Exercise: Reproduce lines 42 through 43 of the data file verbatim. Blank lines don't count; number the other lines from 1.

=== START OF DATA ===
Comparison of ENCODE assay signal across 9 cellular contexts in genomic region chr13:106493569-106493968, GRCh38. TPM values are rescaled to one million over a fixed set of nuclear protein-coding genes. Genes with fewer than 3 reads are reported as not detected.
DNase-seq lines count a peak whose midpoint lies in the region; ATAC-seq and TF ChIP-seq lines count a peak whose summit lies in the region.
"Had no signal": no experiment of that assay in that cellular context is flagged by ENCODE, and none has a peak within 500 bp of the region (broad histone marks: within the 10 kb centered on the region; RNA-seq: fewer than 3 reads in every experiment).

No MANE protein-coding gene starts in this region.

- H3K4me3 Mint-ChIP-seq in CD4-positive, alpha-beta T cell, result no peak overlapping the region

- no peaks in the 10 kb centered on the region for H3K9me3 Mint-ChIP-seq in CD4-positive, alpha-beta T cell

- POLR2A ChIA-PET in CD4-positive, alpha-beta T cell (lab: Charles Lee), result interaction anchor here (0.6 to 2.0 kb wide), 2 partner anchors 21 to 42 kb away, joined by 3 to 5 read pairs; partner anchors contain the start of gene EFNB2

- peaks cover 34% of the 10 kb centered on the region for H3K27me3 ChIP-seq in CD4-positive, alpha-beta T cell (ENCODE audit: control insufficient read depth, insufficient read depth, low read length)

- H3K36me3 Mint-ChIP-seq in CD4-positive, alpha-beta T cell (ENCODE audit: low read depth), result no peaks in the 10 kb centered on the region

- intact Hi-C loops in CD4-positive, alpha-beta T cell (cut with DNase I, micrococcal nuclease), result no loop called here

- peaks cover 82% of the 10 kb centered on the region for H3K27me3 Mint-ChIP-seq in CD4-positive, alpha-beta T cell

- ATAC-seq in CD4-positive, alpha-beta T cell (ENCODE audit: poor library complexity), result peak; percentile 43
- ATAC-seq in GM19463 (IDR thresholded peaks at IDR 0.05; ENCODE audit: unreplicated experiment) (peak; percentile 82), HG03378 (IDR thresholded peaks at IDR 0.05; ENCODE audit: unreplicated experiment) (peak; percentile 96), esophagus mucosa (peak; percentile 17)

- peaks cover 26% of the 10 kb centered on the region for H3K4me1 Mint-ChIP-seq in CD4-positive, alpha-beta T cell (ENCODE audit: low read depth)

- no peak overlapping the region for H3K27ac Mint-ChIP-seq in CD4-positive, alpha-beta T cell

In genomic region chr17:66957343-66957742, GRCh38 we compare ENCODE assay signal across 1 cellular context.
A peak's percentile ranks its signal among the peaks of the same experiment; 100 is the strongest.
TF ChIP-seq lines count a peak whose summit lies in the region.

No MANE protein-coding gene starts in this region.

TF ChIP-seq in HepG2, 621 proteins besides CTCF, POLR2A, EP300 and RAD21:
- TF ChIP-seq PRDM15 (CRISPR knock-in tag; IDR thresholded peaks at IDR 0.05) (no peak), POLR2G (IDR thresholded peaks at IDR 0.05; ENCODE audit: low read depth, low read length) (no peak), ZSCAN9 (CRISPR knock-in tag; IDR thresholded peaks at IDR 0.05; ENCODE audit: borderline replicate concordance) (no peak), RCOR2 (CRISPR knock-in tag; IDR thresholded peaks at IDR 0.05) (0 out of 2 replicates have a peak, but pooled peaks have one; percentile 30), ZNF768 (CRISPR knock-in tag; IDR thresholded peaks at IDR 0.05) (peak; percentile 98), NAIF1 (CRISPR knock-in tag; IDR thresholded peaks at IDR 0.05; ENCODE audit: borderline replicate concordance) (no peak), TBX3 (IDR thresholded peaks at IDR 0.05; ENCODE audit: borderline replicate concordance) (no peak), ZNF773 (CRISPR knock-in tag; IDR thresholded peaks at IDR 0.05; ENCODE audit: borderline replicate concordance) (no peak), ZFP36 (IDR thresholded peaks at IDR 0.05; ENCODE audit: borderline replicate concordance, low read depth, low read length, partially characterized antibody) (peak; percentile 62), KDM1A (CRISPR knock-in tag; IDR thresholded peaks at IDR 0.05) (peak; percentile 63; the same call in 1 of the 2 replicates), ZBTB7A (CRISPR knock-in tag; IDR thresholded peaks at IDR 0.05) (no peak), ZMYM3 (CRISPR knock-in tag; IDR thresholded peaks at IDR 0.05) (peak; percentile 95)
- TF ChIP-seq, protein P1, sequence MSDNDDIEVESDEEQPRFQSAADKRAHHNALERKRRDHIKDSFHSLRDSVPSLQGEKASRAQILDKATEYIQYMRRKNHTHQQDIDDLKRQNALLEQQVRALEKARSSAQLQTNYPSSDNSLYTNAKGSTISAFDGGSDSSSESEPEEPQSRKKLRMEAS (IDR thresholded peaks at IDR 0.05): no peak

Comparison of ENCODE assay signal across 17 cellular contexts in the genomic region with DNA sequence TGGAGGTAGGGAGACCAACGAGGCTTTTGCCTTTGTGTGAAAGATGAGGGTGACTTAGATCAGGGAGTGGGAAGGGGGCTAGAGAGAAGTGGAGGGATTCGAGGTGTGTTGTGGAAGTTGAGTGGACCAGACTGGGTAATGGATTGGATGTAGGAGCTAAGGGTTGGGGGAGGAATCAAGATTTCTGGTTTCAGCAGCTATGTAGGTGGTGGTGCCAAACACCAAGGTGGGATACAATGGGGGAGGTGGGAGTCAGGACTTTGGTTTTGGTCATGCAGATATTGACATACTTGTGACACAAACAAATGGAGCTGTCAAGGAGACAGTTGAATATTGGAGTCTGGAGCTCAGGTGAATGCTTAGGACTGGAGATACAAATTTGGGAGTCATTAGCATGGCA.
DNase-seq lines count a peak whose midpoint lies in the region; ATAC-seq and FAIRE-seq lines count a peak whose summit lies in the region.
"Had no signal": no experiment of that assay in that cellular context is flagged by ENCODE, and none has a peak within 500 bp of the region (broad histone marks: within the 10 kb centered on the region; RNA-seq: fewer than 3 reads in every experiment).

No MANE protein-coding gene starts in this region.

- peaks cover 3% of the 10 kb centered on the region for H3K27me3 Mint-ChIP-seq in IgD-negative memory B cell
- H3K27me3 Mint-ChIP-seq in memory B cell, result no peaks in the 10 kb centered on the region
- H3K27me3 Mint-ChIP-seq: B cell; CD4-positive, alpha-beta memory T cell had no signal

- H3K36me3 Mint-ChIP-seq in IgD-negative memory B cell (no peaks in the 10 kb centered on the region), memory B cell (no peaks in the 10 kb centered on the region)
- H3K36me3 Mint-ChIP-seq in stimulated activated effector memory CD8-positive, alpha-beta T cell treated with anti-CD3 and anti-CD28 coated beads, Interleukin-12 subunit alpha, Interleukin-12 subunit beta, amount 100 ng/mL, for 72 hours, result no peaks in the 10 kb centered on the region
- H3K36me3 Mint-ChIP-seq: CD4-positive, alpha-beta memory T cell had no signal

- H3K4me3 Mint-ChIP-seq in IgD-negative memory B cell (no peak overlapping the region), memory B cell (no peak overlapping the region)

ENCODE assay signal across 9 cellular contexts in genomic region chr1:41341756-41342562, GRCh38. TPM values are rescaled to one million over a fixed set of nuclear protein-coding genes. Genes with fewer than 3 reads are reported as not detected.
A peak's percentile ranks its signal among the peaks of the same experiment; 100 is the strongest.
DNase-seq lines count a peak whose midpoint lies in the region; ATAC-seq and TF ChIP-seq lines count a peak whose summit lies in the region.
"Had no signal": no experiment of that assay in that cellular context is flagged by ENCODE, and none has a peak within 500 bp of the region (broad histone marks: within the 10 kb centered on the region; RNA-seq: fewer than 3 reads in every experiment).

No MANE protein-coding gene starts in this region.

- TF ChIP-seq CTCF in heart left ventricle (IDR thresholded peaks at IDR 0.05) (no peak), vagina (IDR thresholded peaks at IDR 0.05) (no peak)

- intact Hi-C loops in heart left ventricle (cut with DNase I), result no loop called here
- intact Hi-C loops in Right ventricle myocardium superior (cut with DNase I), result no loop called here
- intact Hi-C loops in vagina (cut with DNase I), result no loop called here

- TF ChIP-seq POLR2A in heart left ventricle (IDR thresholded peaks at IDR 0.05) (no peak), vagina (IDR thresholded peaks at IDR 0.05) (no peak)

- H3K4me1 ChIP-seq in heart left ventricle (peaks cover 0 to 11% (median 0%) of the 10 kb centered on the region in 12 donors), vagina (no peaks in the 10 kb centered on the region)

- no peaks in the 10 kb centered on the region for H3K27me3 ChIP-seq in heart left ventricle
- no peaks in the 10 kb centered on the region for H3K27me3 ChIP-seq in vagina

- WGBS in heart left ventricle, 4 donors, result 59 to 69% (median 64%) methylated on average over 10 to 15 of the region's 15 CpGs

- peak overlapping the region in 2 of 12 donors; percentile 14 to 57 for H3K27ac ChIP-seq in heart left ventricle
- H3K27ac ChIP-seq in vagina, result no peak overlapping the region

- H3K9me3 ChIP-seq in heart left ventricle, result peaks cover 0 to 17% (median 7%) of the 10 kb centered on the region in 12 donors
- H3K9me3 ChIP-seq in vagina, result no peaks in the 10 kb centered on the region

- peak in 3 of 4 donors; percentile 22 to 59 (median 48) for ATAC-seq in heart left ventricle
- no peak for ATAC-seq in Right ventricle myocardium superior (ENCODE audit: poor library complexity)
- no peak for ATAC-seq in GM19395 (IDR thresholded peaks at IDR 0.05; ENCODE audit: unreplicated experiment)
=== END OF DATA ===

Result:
- intact Hi-C loops in vagina (cut with DNase I), result no loop called here

- TF ChIP-seq POLR2A in heart left ventricle (IDR thresholded peaks at IDR 0.05) (no peak), vagina (IDR thresholded peaks at IDR 0.05) (no peak)